NPR gets about 2 per cent of its direct funding from the US government, through the Corporation for Public Broadcasting. For NPR's member stations, CPB funding is about 10 per cent of their total, with other federal, state and local government sources kicking in another 6 per cent.
This relatively tiny piece of money has been called "a critical cornerstone of public media". That was the stated position of Vivian Schiller - the NPR CEO up until today, when she was forced out, thanks to that government funding.
It's not worth it. As long as NPR takes a single dollar from the US government, it will be forced to appease and cater to Congressional Republicans, who know that NPR is a convenient target in the culture war. And - newsflash - NPR will never be able to appease the Republican Party. It simply won't happen. The New York Times, America's finest overall news organisation, is hated by Republicans. And Fox News, America's most fictional newsgathering operation, is beloved by Republicans. Appeasement is not on the horizon, unless NPR plans to become Fox News.
To argue over whether NPR is "liberal" is to waste everyone's time. Yes, it's liberal, and it does great journalism, and I wouldn't have it any other way. There's a very good reason why American news organizations have a long tradition of not accepting money from the government: because of exactly what NPR is going through right now. The Juan Williams fiasco. This week's farcical James O'Keefe "sting" that revealed that a non-news NPR employee held mainstream political opinions. And now, the (apparently forced) resignation of the CEO. The reason these were huge political controversies rather than mere run-of-the-mill media stories is that NPR is on the government payroll, and is therefore a voluntary target for every angry taxpayer with an asshole and an opinion. (All of them.)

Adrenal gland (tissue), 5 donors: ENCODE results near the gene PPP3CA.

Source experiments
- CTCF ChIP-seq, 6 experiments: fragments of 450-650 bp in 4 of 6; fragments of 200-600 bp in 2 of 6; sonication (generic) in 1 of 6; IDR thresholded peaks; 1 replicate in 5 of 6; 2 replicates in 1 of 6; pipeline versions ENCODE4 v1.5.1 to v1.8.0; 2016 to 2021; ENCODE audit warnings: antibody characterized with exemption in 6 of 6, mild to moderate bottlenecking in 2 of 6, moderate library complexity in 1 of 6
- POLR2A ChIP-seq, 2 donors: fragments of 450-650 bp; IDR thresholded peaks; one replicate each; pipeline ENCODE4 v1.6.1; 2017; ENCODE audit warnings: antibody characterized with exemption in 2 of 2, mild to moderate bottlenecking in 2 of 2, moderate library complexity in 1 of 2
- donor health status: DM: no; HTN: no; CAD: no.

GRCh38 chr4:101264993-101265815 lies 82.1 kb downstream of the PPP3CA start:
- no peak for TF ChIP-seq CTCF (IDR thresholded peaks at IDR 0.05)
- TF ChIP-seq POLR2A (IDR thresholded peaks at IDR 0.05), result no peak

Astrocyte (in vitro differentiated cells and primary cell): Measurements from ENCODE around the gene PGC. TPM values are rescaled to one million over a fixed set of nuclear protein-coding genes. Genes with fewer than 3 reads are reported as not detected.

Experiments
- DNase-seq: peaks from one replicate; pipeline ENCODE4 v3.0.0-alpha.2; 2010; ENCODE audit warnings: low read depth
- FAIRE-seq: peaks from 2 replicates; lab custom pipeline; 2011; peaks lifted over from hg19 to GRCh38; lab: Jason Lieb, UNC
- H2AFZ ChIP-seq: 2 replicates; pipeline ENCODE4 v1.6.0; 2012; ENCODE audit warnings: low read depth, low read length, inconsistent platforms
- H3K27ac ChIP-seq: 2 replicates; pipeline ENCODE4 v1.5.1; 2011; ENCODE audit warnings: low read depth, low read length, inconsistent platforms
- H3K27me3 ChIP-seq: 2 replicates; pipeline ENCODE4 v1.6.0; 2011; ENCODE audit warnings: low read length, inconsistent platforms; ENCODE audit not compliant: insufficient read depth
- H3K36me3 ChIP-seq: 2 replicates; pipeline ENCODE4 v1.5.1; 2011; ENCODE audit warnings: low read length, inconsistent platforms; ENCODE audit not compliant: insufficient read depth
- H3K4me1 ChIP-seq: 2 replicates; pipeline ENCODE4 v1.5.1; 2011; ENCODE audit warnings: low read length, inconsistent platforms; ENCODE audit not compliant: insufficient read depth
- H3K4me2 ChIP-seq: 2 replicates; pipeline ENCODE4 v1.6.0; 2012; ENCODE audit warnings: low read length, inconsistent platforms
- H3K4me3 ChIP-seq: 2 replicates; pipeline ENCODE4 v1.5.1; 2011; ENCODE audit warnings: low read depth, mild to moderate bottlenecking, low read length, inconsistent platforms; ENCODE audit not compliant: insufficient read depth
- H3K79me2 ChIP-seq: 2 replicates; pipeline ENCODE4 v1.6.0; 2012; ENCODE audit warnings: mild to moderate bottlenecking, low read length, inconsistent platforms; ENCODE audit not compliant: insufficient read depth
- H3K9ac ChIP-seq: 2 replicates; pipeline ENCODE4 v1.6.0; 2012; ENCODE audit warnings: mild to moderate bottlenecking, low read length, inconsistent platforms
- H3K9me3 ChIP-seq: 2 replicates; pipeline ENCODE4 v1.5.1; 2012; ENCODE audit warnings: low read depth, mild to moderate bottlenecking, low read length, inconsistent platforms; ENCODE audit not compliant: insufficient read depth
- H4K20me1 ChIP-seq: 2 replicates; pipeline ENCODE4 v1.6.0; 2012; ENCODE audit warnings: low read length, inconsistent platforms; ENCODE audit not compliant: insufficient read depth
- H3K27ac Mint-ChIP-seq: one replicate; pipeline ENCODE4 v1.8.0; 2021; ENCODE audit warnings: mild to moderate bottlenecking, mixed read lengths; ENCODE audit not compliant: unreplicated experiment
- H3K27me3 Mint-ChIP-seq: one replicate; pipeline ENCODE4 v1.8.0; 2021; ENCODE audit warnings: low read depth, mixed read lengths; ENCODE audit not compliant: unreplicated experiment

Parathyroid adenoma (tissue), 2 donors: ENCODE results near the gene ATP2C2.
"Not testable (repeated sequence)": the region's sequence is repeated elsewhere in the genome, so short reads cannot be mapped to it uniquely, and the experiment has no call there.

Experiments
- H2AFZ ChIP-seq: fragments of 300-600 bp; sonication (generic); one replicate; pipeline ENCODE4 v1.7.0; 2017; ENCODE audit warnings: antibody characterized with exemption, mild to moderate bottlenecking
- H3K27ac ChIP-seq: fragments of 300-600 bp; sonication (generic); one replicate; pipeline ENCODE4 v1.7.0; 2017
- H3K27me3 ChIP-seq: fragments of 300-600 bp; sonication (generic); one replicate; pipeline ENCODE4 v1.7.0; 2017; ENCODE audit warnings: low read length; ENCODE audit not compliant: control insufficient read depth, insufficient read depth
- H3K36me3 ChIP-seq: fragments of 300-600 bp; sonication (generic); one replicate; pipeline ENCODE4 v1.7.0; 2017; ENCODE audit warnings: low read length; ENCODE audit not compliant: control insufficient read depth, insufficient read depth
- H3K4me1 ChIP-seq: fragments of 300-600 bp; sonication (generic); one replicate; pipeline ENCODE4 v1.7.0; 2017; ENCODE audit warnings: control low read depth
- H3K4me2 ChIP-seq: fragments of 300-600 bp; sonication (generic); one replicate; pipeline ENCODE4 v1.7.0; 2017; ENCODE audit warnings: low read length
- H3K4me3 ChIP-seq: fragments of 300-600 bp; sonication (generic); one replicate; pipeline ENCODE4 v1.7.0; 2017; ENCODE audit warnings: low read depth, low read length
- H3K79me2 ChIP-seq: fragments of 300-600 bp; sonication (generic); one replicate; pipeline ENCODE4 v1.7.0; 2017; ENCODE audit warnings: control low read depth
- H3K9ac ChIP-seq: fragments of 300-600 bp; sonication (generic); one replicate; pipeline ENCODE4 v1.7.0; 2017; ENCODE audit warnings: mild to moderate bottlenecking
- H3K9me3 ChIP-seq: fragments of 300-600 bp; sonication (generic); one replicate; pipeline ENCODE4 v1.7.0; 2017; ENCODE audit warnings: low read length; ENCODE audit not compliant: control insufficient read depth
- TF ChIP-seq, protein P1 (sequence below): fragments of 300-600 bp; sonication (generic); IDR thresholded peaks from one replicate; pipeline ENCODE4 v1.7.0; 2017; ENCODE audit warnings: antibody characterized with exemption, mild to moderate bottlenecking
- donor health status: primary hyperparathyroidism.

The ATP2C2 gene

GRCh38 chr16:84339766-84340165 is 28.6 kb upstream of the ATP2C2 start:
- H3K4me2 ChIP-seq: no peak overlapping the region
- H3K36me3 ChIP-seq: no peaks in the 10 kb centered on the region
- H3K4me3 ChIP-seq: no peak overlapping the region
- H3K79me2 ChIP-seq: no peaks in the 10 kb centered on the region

Last week, NYT editor Bill Keller talked a bit of trash about Fox News. And if some Republicans in Congress don't like what he said? They can go fuck themselves, because what he said is true, and the NYT isn't going to lose any subscriptions over it. Fox News can defend itself quite well in the free media market. It's perfectly appropriate for news organizations of different ideological stripes to argue with one another, or to assert superiority, or just to poke fun at Rupert Murdoch's trench-like face wrinkles. It's part of what makes the media fun. Not satisfying everyone; saying what you believe, and backing it up.
NPR has the resources, and the talent, to compete with any news organisation in America. But as the events of this week have demonstrated, it doesn't have the freedom to conduct itself as it sees fit. And it never will, as long as it takes government funding. It doesn't matter whether NPR is truly hostile to Republican interests; as long as some Republicans perceive it that way - or know that they can score political points back home by doing so - they'll use NPR as a political football. They don't want to pay for something they dislike. So don't make them.
NPR reportedly believes that "up to 100 stations could go dark without" CPB funding. Really? Is there no re-allocation of funds that could prevent such a massacre? A 10 per cent reduction in funding doesn't necessarily mean 100 dead stations; it can just as easily mean a 10 per cent budget cut at each station. In 2008, in the midst of the recession, NPR cut its workforce by 7 per cent in a massive round of layoffs. And look: two years later, NPR and its member stations are still here.
A 10 per cent budget bump isn't worth having to make sure that your executive team is acceptable to John Boehner's most conservative colleagues. Get over it. If it means layoffs are necessary, it's worth it. Set yourself free, NPR. Save the insufferable political song and dance for A Prairie Home Companion.
Republished from Gawker